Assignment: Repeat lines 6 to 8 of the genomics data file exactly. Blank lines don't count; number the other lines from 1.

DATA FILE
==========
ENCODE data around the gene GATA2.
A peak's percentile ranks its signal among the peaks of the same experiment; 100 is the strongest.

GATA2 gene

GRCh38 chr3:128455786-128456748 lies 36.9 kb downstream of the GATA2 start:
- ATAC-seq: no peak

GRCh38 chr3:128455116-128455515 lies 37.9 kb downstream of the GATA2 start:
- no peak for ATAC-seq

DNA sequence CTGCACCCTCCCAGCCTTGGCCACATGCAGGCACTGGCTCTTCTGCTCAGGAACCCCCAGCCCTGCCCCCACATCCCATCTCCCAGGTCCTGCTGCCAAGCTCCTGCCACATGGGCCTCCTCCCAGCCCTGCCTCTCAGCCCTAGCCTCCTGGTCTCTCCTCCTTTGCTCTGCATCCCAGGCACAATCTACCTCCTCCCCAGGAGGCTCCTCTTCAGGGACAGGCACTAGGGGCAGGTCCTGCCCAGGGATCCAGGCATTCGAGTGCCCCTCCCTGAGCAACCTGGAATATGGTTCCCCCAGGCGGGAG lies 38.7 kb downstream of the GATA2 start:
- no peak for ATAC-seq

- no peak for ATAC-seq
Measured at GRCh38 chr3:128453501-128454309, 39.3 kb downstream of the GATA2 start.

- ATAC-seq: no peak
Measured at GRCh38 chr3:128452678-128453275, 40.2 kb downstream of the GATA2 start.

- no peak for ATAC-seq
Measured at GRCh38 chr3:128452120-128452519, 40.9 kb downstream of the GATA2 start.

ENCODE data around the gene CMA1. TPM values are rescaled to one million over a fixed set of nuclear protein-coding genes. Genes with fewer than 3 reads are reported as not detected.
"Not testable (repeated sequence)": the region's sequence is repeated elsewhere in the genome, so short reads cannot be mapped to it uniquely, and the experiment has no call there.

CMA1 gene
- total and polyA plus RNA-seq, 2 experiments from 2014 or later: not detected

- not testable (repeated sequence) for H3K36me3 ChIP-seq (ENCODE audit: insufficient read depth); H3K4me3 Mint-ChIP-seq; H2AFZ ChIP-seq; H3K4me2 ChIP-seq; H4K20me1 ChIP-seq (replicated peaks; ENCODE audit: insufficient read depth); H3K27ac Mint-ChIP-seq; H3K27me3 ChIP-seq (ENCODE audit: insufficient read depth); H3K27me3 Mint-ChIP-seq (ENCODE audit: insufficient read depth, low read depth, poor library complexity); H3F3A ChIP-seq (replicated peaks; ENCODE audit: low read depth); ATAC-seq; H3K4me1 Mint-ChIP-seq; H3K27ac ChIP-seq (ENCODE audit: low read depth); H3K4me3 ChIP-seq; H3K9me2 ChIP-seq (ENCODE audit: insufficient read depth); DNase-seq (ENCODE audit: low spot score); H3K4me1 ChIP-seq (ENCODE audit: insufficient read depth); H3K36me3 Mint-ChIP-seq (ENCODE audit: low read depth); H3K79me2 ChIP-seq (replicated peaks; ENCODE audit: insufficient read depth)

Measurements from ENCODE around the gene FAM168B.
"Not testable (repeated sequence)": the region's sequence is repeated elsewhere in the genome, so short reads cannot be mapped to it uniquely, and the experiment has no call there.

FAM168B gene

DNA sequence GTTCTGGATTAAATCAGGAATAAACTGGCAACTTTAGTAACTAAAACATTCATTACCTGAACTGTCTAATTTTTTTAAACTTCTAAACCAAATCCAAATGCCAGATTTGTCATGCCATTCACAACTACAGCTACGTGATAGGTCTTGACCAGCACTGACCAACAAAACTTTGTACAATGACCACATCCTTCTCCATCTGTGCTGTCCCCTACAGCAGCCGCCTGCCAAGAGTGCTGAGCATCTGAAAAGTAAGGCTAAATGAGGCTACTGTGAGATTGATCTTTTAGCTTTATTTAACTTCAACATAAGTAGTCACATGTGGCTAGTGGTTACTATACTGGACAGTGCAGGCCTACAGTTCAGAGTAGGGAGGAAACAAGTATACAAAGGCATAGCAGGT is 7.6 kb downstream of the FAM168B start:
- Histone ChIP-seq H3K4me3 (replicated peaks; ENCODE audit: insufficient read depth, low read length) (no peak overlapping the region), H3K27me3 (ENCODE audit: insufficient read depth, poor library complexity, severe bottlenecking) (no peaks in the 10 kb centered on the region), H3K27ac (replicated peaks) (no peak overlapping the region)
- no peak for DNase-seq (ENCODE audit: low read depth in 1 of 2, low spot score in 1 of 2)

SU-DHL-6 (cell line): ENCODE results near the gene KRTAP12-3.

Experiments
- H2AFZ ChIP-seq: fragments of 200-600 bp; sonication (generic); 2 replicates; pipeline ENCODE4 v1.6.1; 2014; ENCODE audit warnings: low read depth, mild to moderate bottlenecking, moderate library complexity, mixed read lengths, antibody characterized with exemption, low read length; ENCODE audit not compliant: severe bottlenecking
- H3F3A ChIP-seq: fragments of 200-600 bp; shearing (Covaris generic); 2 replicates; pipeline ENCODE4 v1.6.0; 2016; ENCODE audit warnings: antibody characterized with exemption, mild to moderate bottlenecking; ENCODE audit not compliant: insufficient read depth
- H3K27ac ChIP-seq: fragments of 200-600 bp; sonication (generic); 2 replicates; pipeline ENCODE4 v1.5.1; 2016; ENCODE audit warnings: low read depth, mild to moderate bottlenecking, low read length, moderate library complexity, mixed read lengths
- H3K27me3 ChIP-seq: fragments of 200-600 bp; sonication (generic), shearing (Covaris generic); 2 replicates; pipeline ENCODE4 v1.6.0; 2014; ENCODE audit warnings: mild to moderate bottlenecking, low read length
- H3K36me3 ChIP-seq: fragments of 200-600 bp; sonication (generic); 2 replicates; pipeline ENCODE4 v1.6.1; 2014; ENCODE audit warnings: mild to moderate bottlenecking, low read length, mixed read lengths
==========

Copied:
GRCh38 chr3:128455116-128455515 lies 37.9 kb downstream of the GATA2 start:
- no peak for ATAC-seq

DNA sequence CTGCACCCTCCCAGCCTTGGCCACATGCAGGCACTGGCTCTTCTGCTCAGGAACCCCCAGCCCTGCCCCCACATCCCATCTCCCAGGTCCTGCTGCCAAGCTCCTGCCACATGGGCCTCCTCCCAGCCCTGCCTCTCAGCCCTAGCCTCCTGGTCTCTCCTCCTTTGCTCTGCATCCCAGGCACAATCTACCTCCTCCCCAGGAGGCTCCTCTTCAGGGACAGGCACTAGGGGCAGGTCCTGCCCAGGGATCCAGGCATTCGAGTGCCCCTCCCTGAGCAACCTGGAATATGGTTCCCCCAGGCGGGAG lies 38.7 kb downstream of the GATA2 start: